Portland, Ore. – The National Marine Fisheries Service and the U.S. Fish and Wildlife Service publicly released the Biological Opinions for the Resource Management Plans (RMPs) for Western Oregon. Biological Opinions are a formal part of the planning process, and state the consulting agency's opinion on whether the project is likely to jeopardize a listed species or destroy or adversely modify a listed species' critical habitat. In summary:
- On July 15, 2016, the National Marine Fisheries Service issued a biological opinion that found that the Proposed RMPs are not likely to jeopardize the continued existence of any of the species under their jurisdiction, and are not likely to adversely modify critical habitat for any of the species under their jurisdiction.
- On July 20, 2016, the U.S. Fish and Wildlife Service issued a biological opinion that found that the Proposed RMPs are not likely to jeopardize the continued existence of any of the species under their jurisdiction, andares not likely to adversely modify critical habitat for any of the species under their jurisdiction.
You can find more information, and links to the Biological Opinions on this website:
The BLM anticipates issuing two Records of Decision (ROD) for the Resource Management Plans of Western Oregon during the summer of 2016. The RODs will each contain a Rationale for the Decision, provide an Allowable Sale Quantity Declaration, describe how the BLM will transition to the new plan, and outline direction for mitigation, plan monitoring, and evaluation. The BLM expects to issue the RODs during the summer of 2016.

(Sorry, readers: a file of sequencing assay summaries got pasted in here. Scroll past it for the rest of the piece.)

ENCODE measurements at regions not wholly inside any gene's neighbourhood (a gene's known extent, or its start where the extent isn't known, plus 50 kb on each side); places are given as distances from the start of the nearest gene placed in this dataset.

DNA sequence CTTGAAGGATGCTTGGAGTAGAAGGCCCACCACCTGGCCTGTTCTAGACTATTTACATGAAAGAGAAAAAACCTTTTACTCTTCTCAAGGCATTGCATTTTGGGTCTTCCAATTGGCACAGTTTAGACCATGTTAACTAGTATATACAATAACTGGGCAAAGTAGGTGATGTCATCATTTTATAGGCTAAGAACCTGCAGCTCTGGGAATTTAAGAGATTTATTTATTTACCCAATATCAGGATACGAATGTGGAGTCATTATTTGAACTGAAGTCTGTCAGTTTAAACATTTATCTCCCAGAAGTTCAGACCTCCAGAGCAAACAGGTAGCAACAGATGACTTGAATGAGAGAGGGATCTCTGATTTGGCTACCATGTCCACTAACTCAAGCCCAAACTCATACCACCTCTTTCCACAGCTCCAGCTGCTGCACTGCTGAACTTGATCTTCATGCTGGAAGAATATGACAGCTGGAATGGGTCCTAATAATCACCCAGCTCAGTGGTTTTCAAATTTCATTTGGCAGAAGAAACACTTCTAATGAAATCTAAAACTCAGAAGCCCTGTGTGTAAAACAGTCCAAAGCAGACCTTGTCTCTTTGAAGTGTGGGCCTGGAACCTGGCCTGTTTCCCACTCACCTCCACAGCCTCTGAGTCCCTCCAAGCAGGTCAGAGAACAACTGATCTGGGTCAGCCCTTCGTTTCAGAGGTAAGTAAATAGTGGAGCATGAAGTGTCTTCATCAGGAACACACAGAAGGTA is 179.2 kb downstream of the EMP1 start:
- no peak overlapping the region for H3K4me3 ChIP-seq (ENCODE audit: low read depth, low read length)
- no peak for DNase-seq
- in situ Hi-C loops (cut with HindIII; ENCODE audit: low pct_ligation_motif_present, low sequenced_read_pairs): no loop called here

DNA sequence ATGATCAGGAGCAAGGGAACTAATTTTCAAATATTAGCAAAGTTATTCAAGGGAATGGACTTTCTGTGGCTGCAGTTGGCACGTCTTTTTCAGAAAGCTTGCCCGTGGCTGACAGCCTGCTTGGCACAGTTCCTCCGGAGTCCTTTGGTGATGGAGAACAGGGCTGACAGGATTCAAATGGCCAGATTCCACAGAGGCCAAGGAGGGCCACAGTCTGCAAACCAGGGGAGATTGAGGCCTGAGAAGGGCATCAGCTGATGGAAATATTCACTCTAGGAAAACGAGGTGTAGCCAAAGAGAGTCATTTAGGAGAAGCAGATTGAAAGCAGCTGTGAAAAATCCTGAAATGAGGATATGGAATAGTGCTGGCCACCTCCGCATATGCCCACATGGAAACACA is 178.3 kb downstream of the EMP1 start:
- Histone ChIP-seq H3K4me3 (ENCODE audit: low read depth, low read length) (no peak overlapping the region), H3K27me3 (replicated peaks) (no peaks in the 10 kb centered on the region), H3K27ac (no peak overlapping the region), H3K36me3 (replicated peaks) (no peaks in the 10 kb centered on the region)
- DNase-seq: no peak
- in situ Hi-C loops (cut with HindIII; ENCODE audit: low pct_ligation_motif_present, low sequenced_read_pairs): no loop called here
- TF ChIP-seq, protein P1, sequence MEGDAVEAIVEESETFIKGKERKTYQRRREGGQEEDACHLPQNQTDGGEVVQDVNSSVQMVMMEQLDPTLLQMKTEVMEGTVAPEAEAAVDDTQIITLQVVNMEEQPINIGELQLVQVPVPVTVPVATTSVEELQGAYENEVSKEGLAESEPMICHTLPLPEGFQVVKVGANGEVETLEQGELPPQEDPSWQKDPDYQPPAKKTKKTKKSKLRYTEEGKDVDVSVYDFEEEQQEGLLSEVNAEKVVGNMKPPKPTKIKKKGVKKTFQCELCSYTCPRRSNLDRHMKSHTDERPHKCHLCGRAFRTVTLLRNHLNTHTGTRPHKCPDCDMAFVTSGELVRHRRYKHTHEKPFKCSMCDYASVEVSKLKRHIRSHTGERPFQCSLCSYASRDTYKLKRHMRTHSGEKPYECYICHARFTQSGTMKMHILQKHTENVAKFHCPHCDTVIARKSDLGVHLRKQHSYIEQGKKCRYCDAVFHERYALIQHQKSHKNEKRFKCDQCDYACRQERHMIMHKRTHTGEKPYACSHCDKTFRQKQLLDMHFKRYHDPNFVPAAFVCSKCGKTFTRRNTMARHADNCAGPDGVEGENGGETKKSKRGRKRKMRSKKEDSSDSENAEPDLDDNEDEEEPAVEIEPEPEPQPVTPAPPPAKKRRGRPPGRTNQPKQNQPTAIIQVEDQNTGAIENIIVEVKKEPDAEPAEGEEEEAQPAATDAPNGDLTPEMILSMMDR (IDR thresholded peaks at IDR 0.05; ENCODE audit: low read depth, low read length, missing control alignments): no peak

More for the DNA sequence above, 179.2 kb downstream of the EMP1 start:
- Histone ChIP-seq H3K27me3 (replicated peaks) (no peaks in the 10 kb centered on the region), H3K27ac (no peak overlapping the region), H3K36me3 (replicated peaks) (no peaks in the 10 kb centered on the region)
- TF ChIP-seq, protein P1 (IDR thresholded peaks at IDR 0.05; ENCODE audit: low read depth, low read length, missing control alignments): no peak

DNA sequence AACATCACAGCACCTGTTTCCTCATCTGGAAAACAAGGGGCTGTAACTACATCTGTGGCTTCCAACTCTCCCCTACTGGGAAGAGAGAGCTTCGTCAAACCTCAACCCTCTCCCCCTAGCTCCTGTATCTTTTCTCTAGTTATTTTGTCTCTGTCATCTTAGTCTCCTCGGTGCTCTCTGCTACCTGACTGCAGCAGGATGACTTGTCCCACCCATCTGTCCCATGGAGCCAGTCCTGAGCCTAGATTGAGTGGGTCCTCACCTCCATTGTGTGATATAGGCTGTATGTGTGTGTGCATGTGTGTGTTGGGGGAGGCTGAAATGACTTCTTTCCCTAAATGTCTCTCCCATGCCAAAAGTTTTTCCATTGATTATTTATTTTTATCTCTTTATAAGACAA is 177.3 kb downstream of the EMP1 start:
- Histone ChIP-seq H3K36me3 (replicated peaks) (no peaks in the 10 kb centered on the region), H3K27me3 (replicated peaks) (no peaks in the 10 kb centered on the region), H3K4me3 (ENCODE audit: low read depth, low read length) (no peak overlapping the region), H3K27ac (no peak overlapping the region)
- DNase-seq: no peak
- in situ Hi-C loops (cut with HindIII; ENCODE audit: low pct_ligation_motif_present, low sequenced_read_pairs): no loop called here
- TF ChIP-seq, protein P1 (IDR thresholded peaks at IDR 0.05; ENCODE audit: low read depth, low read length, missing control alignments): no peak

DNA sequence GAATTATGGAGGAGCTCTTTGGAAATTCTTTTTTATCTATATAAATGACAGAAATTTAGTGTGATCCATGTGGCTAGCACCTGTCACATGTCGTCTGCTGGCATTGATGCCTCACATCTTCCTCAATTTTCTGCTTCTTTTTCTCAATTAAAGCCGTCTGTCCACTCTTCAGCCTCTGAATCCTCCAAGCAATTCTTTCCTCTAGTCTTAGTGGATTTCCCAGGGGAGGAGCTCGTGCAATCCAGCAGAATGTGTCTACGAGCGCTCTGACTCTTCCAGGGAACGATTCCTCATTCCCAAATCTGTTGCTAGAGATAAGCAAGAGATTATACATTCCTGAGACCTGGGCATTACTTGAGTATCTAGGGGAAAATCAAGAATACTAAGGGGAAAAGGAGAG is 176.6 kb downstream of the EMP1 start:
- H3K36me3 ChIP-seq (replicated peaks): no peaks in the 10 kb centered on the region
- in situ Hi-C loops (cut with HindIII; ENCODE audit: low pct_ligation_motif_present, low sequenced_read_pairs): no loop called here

Throughout the course of the planning process, the BLM held 41 public meetings, workshops, and forums in Western Oregon. The agency received more than 7,000 comments, 4,500 of which were sent in during the formal comment period in 2015. The BLM also worked closely with agencies, including the National Marine Fisheries Service, the Environmental Protection Agency, and the U.S. Fish and Wildlife Service to develop strategies to protect fish, water, and threatened and endangered species.
The BLM manages more than 245 million acres of public land, the most of any Federal agency. This land, known as the National System of Public Lands, is primarily located in 12 Western states, including Alaska. The BLM also administers 700 million acres of sub-surface mineral estate throughout the nation. The BLM's mission is to manage and conserve the public lands for the use and enjoyment of present and future generations under our mandate of multiple-use and sustained yield. In Fiscal Year 2014, the BLM generated $5.2 billion in receipts from public lands.